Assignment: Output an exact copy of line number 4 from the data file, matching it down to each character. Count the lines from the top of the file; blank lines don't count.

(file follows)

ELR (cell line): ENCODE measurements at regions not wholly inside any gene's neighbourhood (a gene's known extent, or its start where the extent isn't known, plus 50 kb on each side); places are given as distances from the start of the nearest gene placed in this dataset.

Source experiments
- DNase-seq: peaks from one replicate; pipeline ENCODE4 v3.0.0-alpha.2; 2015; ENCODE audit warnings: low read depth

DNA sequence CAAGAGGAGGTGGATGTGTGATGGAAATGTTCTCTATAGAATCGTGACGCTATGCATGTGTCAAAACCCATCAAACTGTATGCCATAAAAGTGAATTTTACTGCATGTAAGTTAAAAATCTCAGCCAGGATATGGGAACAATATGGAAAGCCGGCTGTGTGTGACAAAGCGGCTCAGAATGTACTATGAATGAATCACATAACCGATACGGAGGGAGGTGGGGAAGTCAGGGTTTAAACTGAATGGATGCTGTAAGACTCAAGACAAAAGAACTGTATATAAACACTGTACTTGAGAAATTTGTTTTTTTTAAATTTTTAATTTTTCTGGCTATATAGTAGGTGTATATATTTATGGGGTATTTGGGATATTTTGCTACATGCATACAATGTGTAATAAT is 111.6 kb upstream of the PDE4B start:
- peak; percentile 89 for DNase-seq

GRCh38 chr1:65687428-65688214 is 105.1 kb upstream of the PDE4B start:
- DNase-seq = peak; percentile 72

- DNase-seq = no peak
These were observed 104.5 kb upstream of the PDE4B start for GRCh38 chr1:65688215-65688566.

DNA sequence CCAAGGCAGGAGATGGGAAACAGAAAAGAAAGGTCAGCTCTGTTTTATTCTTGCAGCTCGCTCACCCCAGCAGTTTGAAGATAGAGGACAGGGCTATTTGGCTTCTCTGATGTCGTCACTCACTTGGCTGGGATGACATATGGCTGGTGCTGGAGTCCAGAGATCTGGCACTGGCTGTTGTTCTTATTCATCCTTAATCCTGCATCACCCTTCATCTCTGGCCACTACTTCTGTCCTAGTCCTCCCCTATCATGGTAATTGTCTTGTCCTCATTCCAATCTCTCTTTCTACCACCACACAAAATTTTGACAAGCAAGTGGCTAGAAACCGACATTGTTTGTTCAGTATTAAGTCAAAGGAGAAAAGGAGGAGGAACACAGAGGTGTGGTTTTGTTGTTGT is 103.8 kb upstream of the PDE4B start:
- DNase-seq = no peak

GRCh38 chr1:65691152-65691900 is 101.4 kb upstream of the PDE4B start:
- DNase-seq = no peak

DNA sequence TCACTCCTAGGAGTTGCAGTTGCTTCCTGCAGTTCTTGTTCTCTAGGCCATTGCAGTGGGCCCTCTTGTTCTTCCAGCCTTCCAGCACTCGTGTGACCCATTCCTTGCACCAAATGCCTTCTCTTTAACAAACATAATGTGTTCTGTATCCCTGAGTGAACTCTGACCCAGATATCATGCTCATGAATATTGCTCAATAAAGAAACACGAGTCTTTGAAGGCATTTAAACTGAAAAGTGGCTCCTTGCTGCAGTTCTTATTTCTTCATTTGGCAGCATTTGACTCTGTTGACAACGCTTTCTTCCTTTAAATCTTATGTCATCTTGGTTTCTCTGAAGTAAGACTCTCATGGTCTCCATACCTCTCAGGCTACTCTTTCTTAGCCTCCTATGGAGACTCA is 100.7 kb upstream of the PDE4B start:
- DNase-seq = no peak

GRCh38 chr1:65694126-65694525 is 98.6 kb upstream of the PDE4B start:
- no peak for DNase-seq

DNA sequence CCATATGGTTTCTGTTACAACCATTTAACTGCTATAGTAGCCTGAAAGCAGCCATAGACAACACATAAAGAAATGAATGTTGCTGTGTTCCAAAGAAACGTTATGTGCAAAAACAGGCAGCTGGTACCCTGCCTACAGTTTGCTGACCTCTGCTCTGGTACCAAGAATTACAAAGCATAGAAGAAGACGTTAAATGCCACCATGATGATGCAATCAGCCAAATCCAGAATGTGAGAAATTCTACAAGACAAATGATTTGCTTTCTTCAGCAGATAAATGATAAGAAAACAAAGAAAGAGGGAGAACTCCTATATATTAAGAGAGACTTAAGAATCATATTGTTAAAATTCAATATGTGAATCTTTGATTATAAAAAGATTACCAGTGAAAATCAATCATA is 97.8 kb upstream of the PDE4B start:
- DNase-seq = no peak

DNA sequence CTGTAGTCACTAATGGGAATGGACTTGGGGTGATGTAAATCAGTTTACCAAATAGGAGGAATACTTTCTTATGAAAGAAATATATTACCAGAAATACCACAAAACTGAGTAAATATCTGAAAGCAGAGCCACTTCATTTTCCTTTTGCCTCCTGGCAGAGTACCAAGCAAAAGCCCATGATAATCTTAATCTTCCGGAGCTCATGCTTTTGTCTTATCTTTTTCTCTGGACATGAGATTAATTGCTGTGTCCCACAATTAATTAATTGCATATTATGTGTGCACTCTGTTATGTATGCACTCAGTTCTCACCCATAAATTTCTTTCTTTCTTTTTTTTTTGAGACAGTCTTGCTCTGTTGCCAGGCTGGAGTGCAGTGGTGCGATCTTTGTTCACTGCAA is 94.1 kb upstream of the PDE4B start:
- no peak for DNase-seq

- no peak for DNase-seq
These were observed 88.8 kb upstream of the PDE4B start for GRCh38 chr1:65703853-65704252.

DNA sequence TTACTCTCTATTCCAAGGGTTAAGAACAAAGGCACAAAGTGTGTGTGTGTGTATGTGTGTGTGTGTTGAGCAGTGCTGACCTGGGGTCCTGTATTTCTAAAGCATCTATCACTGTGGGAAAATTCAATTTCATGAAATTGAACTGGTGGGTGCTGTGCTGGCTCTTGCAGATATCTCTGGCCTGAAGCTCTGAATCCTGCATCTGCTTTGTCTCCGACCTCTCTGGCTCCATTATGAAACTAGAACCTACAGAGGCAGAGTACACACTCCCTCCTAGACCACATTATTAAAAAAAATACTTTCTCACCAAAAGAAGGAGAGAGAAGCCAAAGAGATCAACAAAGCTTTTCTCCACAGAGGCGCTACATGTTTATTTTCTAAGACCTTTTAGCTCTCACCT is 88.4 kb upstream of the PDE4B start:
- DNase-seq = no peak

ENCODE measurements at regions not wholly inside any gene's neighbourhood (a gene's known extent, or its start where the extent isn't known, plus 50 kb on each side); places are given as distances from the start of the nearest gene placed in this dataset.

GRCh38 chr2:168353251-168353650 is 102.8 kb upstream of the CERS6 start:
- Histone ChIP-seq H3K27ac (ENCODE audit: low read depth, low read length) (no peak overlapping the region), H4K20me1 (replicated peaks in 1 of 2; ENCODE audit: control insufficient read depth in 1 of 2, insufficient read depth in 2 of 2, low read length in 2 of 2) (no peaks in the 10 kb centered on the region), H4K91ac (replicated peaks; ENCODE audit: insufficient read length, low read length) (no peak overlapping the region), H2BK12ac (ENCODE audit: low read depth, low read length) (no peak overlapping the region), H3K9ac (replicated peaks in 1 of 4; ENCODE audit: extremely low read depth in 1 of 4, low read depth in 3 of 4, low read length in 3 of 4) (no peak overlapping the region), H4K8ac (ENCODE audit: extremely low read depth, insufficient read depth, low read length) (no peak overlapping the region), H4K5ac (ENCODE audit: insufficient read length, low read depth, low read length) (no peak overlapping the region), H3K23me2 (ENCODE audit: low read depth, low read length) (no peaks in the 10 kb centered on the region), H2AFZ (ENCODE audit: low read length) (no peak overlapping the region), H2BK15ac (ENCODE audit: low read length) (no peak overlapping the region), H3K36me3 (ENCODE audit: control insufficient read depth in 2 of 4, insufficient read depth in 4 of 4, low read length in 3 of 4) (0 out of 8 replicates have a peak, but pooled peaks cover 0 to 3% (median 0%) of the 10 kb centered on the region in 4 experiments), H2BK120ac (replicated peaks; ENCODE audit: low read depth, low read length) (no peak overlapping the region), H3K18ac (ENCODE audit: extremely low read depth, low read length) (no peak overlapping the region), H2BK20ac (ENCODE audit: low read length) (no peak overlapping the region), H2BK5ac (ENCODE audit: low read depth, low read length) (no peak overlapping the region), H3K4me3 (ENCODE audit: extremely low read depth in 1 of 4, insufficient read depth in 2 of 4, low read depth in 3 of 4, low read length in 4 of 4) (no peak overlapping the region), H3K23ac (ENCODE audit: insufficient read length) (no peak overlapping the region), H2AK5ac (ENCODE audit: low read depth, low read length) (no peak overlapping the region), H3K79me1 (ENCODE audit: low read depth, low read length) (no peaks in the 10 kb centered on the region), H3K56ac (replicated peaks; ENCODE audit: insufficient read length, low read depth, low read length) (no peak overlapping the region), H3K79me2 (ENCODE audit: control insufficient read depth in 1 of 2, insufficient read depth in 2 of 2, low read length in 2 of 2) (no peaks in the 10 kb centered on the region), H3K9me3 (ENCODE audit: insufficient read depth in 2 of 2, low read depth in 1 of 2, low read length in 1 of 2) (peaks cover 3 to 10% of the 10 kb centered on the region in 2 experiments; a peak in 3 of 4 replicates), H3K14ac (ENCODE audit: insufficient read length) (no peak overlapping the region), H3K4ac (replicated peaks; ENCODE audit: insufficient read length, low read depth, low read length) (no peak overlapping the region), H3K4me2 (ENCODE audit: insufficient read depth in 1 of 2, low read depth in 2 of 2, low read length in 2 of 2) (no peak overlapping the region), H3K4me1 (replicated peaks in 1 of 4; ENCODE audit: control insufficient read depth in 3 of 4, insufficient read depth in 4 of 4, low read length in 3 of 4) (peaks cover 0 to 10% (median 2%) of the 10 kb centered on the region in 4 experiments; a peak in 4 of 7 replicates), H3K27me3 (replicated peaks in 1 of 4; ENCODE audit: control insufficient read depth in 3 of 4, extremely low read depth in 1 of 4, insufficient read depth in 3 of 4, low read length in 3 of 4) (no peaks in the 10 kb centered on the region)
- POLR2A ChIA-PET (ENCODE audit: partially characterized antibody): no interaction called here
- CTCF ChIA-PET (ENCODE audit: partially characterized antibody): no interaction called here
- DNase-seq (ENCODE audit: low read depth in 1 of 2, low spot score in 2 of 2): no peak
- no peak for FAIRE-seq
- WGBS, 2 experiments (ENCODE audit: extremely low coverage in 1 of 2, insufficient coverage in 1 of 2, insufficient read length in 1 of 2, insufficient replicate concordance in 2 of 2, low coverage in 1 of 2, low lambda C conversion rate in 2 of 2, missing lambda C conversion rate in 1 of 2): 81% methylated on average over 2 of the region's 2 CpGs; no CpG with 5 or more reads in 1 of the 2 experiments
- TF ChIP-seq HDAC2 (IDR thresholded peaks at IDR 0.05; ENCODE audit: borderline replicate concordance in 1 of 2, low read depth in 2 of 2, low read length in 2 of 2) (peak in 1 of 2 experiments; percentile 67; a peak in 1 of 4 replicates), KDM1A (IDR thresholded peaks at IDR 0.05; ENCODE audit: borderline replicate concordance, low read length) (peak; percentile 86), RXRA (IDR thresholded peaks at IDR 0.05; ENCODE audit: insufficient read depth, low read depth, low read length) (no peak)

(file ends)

DNA sequence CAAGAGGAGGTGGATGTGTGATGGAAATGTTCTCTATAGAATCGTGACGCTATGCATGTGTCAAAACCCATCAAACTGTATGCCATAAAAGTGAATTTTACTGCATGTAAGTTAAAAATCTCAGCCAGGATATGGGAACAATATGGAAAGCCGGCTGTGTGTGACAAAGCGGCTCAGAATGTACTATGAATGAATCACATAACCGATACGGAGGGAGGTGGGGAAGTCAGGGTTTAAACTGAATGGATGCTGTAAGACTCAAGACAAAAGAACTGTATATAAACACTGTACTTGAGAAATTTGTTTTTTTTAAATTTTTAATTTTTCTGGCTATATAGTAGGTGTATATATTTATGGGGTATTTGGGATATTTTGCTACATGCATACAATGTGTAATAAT is 111.6 kb upstream of the PDE4B start: